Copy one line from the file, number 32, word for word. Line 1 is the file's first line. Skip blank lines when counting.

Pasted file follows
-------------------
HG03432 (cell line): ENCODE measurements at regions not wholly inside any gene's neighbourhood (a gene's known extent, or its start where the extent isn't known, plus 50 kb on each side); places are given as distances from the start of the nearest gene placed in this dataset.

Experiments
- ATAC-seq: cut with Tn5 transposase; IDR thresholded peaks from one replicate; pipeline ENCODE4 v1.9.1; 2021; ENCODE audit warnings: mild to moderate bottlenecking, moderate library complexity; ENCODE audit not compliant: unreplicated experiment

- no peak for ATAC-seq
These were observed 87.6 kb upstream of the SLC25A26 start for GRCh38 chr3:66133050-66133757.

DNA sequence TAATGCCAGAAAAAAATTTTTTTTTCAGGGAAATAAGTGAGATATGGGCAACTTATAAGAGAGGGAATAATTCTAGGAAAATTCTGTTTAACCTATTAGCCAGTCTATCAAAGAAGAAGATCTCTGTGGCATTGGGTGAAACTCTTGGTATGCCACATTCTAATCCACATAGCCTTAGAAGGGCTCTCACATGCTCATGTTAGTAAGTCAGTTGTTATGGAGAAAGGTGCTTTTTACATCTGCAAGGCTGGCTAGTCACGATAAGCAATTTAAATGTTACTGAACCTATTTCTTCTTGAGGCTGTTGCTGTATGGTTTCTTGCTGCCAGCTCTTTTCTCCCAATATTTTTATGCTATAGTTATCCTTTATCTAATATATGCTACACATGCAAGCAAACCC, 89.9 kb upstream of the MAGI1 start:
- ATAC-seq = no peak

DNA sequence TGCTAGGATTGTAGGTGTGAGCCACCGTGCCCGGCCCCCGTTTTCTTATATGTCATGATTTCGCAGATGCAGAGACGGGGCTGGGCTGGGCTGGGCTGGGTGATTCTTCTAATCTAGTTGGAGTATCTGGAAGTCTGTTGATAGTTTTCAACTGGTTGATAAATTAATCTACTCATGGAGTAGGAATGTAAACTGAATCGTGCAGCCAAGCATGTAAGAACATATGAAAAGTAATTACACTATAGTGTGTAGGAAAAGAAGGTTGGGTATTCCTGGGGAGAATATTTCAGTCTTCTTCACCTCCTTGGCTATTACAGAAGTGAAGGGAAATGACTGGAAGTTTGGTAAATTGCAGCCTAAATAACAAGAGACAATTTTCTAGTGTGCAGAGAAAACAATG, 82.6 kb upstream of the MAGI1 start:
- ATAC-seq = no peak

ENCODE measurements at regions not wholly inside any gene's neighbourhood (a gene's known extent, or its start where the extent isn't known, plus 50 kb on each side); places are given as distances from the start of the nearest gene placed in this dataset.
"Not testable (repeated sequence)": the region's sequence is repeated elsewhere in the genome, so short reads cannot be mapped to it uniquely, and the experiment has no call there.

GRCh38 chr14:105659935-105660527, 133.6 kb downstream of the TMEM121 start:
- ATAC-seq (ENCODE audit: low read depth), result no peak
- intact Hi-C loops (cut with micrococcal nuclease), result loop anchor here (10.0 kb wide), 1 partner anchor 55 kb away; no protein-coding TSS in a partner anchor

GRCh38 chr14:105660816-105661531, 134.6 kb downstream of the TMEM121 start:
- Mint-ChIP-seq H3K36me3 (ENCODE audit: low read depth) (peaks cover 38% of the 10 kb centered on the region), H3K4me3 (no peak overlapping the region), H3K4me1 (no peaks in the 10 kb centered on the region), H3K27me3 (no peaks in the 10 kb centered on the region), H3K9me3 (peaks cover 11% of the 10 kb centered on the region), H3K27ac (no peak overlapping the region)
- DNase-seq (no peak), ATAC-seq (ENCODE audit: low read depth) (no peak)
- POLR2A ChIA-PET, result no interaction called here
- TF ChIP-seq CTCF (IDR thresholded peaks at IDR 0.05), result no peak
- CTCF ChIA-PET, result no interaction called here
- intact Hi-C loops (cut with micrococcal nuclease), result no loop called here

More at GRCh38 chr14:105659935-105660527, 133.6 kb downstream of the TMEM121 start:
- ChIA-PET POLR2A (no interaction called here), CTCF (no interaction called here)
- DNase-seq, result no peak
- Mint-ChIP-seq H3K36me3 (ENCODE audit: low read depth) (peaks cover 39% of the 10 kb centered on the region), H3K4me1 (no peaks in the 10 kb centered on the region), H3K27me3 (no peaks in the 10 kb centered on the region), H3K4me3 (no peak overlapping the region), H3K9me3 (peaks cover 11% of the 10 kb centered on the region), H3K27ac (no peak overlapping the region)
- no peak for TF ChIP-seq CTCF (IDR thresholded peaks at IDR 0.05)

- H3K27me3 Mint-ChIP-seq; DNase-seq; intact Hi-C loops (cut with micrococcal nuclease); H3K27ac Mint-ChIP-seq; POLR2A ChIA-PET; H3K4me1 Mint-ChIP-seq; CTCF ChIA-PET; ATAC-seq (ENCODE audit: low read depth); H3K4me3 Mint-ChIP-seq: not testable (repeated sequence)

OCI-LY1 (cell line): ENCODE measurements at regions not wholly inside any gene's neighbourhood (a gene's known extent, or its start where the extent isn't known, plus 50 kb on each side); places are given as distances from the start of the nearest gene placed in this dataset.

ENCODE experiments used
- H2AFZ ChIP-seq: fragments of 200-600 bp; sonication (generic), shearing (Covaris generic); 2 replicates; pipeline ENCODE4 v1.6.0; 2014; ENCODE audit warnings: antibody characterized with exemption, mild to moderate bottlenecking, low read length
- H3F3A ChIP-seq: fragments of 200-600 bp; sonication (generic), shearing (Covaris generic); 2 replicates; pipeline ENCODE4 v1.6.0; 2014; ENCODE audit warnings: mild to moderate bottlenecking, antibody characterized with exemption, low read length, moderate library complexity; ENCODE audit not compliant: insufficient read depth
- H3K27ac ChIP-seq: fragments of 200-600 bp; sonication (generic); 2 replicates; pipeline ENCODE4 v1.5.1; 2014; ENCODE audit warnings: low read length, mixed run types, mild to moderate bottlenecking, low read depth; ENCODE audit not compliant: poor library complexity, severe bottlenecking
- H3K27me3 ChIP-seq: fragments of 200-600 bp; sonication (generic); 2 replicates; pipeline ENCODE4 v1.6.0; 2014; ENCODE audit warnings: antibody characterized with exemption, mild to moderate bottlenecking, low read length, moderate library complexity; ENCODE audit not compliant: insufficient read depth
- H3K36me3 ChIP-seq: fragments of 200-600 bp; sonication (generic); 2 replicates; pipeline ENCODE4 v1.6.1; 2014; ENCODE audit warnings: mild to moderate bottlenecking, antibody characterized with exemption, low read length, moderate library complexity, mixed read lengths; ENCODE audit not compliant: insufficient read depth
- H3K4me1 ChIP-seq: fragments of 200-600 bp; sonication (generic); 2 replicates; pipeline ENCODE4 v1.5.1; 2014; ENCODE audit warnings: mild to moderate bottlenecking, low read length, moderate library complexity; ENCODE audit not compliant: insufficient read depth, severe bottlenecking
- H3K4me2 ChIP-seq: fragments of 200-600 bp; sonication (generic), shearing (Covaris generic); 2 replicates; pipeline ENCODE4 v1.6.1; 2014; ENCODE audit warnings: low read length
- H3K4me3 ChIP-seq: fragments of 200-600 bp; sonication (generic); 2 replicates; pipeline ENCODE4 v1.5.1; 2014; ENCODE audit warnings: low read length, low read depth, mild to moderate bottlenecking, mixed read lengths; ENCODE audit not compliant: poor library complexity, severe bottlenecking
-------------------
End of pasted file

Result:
- H3K27ac ChIP-seq: fragments of 200-600 bp; sonication (generic); 2 replicates; pipeline ENCODE4 v1.5.1; 2014; ENCODE audit warnings: low read length, mixed run types, mild to moderate bottlenecking, low read depth; ENCODE audit not compliant: poor library complexity, severe bottlenecking